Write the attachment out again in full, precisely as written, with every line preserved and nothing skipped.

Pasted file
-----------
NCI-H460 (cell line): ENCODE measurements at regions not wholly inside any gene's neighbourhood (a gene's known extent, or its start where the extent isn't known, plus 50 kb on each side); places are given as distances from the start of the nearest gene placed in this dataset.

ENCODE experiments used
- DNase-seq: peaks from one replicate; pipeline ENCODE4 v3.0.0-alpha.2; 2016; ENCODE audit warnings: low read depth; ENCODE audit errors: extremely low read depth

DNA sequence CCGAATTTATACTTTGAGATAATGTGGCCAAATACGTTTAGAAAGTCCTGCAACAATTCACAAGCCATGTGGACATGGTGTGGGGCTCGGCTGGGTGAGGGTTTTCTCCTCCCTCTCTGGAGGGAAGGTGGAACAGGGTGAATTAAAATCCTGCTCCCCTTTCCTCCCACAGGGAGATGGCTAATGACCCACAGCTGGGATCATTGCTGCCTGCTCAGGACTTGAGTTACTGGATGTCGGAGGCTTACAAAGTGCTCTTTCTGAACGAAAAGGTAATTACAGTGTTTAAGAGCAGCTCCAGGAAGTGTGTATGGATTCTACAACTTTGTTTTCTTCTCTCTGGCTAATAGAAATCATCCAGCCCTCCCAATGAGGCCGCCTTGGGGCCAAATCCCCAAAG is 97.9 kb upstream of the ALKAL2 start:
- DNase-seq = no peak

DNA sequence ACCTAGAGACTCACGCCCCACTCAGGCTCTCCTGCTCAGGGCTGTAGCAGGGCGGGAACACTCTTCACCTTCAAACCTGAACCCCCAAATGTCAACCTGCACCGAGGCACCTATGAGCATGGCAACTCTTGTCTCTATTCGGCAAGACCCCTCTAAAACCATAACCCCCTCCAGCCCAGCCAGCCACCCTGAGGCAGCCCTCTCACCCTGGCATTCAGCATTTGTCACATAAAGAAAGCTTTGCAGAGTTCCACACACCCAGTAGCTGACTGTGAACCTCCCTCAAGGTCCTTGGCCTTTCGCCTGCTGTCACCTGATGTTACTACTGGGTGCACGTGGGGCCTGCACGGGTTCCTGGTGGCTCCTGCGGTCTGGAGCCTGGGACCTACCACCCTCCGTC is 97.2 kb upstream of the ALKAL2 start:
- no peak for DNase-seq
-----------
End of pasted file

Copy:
NCI-H460 (cell line): ENCODE measurements at regions not wholly inside any gene's neighbourhood (a gene's known extent, or its start where the extent isn't known, plus 50 kb on each side); places are given as distances from the start of the nearest gene placed in this dataset.

ENCODE experiments used
- DNase-seq: peaks from one replicate; pipeline ENCODE4 v3.0.0-alpha.2; 2016; ENCODE audit warnings: low read depth; ENCODE audit errors: extremely low read depth

DNA sequence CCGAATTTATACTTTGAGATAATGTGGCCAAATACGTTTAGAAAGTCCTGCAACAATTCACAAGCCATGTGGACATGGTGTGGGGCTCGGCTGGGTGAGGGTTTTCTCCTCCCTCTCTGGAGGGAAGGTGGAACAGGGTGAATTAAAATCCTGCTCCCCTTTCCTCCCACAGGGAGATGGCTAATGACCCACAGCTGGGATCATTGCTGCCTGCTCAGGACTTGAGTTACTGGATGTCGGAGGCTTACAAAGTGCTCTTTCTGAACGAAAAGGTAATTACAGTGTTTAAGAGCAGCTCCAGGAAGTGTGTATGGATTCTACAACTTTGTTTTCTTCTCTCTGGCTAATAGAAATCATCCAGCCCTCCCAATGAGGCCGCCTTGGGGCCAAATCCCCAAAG is 97.9 kb upstream of the ALKAL2 start:
- DNase-seq = no peak

DNA sequence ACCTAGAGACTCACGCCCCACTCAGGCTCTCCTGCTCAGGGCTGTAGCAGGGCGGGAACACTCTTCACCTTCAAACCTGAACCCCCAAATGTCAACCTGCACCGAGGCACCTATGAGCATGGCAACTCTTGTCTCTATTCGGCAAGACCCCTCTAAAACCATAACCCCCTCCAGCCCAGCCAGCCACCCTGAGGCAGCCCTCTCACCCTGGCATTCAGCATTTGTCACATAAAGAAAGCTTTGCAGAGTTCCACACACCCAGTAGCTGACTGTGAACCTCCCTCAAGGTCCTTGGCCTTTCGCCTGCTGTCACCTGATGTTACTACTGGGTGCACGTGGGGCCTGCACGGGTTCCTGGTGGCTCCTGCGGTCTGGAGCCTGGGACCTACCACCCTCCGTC is 97.2 kb upstream of the ALKAL2 start:
- no peak for DNase-seq